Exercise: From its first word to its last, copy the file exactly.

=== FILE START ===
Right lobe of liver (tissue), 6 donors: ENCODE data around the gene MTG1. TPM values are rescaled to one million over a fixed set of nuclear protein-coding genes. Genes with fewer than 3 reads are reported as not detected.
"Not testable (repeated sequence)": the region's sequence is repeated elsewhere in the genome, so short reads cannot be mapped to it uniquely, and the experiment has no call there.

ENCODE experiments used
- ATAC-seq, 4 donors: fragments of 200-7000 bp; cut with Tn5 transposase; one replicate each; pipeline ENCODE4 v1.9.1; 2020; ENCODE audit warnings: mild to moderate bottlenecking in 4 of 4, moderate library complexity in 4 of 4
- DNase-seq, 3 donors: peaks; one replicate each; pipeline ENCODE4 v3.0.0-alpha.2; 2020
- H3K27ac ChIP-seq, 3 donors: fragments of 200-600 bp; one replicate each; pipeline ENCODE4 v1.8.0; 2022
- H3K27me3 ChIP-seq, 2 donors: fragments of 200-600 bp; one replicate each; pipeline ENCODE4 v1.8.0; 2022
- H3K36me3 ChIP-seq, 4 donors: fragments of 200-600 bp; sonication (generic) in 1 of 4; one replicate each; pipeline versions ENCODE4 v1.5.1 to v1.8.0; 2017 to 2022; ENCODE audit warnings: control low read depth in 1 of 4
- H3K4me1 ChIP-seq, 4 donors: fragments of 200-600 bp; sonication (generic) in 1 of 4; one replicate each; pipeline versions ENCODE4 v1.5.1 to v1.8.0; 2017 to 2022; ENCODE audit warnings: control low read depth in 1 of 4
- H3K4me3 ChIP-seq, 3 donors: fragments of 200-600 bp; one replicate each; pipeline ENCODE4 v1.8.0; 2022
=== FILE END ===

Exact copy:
Right lobe of liver (tissue), 6 donors: ENCODE data around the gene MTG1. TPM values are rescaled to one million over a fixed set of nuclear protein-coding genes. Genes with fewer than 3 reads are reported as not detected.
"Not testable (repeated sequence)": the region's sequence is repeated elsewhere in the genome, so short reads cannot be mapped to it uniquely, and the experiment has no call there.

ENCODE experiments used
- ATAC-seq, 4 donors: fragments of 200-7000 bp; cut with Tn5 transposase; one replicate each; pipeline ENCODE4 v1.9.1; 2020; ENCODE audit warnings: mild to moderate bottlenecking in 4 of 4, moderate library complexity in 4 of 4
- DNase-seq, 3 donors: peaks; one replicate each; pipeline ENCODE4 v3.0.0-alpha.2; 2020
- H3K27ac ChIP-seq, 3 donors: fragments of 200-600 bp; one replicate each; pipeline ENCODE4 v1.8.0; 2022
- H3K27me3 ChIP-seq, 2 donors: fragments of 200-600 bp; one replicate each; pipeline ENCODE4 v1.8.0; 2022
- H3K36me3 ChIP-seq, 4 donors: fragments of 200-600 bp; sonication (generic) in 1 of 4; one replicate each; pipeline versions ENCODE4 v1.5.1 to v1.8.0; 2017 to 2022; ENCODE audit warnings: control low read depth in 1 of 4
- H3K4me1 ChIP-seq, 4 donors: fragments of 200-600 bp; sonication (generic) in 1 of 4; one replicate each; pipeline versions ENCODE4 v1.5.1 to v1.8.0; 2017 to 2022; ENCODE audit warnings: control low read depth in 1 of 4
- H3K4me3 ChIP-seq, 3 donors: fragments of 200-600 bp; one replicate each; pipeline ENCODE4 v1.8.0; 2022